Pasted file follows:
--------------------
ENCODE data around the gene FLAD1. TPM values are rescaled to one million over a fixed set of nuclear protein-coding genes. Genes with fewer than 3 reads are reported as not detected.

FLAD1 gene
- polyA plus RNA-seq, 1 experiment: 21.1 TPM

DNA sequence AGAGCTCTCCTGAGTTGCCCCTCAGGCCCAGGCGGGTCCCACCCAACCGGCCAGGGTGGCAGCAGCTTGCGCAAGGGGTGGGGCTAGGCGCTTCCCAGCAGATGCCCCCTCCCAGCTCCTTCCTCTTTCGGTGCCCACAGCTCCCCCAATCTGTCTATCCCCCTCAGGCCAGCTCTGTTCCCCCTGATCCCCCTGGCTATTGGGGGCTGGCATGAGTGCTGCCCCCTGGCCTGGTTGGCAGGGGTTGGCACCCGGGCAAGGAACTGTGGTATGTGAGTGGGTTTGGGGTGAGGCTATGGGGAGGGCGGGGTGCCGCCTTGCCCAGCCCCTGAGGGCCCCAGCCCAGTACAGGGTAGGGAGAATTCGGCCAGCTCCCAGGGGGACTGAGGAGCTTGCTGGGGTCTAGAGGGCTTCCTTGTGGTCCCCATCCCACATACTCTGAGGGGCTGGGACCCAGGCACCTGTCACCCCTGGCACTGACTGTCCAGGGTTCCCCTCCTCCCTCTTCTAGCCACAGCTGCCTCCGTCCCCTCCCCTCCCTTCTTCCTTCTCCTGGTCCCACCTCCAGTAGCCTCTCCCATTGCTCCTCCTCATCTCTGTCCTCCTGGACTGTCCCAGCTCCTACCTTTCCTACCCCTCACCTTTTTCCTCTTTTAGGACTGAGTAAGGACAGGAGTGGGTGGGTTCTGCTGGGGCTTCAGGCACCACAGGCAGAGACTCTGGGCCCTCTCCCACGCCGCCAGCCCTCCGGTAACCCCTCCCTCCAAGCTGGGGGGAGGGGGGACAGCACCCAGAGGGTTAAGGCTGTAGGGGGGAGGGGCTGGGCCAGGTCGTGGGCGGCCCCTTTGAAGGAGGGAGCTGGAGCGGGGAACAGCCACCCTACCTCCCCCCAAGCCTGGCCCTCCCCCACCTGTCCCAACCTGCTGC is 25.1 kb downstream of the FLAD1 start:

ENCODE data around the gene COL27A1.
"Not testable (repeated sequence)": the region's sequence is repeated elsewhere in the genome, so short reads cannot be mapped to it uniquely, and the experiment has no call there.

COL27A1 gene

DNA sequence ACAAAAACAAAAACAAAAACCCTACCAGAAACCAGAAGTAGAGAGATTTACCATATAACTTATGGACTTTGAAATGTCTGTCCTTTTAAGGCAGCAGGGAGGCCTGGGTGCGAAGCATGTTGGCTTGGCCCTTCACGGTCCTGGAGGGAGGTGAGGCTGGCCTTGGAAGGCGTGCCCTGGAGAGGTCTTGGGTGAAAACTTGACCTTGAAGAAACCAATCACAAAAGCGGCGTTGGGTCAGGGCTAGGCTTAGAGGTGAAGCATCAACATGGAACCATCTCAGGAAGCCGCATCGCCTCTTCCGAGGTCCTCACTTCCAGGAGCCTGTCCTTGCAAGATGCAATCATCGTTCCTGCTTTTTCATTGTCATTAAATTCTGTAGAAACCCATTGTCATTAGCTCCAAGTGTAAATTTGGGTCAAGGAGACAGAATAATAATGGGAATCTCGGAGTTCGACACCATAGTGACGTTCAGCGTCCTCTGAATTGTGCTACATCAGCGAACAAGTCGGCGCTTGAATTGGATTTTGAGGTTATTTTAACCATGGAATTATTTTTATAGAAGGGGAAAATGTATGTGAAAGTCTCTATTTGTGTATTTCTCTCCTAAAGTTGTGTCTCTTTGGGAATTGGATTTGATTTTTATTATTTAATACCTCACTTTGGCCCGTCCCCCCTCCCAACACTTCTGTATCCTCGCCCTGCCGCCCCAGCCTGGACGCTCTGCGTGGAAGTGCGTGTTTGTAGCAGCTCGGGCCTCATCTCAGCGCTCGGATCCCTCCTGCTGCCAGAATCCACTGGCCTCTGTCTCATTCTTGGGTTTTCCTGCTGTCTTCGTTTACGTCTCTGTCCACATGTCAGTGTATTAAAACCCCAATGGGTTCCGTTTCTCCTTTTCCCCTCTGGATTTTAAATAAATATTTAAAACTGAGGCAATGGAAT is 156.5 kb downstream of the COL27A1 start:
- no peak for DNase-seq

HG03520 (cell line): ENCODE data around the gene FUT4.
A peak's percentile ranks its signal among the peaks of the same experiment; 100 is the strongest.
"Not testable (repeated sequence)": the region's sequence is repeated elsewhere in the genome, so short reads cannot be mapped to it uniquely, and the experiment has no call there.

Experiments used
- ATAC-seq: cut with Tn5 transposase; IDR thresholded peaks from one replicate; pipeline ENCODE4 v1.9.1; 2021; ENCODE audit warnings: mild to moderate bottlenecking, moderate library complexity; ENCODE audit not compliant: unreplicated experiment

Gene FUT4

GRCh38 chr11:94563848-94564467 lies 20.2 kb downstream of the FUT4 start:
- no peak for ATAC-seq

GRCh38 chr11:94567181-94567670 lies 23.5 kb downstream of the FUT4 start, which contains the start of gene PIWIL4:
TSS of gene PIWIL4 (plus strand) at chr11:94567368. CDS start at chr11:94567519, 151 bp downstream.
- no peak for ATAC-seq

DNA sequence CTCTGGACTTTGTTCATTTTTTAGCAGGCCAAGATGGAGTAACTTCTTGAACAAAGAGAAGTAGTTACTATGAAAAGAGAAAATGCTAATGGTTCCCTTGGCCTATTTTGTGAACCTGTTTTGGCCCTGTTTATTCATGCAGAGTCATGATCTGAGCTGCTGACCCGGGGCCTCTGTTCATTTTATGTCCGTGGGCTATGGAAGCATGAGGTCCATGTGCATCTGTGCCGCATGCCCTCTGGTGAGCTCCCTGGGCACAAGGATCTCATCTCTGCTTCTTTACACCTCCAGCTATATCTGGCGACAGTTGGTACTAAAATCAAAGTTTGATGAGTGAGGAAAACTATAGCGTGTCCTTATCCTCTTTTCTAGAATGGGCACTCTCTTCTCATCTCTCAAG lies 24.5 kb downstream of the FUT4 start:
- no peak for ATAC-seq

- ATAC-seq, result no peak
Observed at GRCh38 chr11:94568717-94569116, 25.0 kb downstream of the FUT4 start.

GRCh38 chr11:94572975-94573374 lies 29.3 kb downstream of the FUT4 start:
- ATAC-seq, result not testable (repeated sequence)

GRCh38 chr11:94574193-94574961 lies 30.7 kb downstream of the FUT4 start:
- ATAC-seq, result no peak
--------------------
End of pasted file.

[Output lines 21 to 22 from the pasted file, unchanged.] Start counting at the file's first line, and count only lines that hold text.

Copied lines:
DNA sequence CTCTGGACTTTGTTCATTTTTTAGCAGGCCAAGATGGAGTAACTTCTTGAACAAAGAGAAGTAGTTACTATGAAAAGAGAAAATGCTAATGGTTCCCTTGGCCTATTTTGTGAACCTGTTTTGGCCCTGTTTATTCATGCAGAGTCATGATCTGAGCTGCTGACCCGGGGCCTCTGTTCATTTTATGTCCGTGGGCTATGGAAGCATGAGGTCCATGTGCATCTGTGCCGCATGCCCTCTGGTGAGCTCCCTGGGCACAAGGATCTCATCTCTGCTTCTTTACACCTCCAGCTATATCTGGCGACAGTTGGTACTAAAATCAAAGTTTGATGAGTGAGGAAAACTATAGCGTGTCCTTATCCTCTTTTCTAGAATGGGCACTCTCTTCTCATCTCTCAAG lies 24.5 kb downstream of the FUT4 start:
- no peak for ATAC-seq